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Cell Immunol. 1991 Jul;135(2):490-500.

Intracellular routing rather than cross-linking or rate of internalization determines the potency of immunotoxins directed against different epitopes of sIgD on murine B cells.

Author information

1
Department of Microbiology, University of Texas Southwestern Medical Center, Dallas 75235.

Abstract

Several variables influence the potency of an immunotoxin (IT) prepared with a monoclonal antibody (mAb) and ricin A chain (IT-A). These include the affinity of the mAb, the nature and density of the target antigen (Ag), the epitope on the target Ag bound by the mAb, the type of cell target, and the rate of endocytosis and route of internalization of the bound IT-A. In a previous report, we demonstrated that anti-delta mAbs directed against epitopes which are putatively more proximal to the plasma membrane make more effective IT-As than those directed against epitopes that are putatively more distal from the plasma membrane. It is known that the latter mAbs cross-link sIgD less effectively than the former. Therefore, in the present study, we determined whether the differential cytotoxicity of IT-As directed against these epitopes is related to their ability to cross-link their specific surface antigen (sIgD). We further determined whether they were internalized at different rates by normal B cells. Our results show that neither cross-linking nor rate of internalization account for the different potencies of anti-Fc vs anti-Fd IT-As. However, when these IT-As were used in the presence of the lysosomotropic agent chloroquine, the less potent IT-A became 100-fold more potent and was as cytotoxic as the effective anti-Fc IT-A. Taken together with the results of other studies, these findings further support the hypothesis that the epitope specificity of a given mAb may be an important factor in determining the intracellular routing of an IT-A after internalization.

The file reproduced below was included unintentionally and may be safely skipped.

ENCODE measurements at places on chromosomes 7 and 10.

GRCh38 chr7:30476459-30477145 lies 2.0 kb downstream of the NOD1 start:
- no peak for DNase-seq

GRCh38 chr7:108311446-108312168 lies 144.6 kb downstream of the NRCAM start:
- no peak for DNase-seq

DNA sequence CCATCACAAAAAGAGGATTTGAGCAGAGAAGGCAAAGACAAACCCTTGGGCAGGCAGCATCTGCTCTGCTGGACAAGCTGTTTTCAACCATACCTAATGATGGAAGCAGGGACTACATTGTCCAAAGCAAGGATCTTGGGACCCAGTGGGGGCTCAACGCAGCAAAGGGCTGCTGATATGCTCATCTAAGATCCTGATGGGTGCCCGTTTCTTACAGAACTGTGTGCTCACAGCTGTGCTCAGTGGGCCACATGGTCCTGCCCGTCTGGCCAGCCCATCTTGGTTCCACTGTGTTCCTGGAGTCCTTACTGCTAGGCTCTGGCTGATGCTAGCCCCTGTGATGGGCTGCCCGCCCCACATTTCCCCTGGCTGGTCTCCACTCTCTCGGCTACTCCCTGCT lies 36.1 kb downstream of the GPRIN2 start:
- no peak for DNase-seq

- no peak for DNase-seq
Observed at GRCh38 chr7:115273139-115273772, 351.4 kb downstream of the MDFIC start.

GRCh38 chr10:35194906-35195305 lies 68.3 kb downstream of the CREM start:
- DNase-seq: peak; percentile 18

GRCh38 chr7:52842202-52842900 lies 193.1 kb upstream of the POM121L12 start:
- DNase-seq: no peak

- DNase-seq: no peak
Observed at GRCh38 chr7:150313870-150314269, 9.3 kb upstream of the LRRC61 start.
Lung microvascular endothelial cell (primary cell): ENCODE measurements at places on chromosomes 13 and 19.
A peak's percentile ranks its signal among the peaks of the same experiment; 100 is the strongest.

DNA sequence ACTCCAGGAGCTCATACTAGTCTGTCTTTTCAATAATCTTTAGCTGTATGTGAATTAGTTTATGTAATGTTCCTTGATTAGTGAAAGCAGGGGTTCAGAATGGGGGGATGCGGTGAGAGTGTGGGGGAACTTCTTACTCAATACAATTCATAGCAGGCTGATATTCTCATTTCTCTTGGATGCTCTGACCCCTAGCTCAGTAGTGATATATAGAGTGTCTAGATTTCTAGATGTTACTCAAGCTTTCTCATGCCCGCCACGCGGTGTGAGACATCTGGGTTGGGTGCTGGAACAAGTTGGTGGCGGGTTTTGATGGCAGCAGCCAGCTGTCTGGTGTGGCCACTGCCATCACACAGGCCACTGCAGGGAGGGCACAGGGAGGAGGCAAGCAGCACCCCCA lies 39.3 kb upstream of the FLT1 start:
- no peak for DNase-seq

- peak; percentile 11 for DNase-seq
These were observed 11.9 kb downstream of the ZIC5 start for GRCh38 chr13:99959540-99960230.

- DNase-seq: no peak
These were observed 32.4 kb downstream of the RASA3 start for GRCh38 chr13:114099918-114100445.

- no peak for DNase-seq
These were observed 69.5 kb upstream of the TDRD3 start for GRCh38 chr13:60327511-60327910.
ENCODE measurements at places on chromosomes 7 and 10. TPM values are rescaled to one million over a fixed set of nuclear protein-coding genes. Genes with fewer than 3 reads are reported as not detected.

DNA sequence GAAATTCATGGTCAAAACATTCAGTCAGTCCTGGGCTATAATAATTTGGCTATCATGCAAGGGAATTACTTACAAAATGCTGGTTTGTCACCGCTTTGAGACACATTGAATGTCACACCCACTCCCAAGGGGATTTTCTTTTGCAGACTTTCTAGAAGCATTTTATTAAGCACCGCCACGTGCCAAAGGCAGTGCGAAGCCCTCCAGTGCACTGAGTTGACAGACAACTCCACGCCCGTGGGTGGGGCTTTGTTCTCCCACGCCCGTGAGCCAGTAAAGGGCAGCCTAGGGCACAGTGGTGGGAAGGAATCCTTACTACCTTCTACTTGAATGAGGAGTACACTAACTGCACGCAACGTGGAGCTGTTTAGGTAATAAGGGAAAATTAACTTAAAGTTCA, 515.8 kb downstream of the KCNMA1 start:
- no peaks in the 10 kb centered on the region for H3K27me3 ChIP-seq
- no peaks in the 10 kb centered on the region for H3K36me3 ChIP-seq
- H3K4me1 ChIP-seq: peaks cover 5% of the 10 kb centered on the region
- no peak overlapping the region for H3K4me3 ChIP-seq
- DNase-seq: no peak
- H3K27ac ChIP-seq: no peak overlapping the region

PMID:
1709828
DOI:
10.1016/0008-8749(91)90292-j
[Indexed for MEDLINE]

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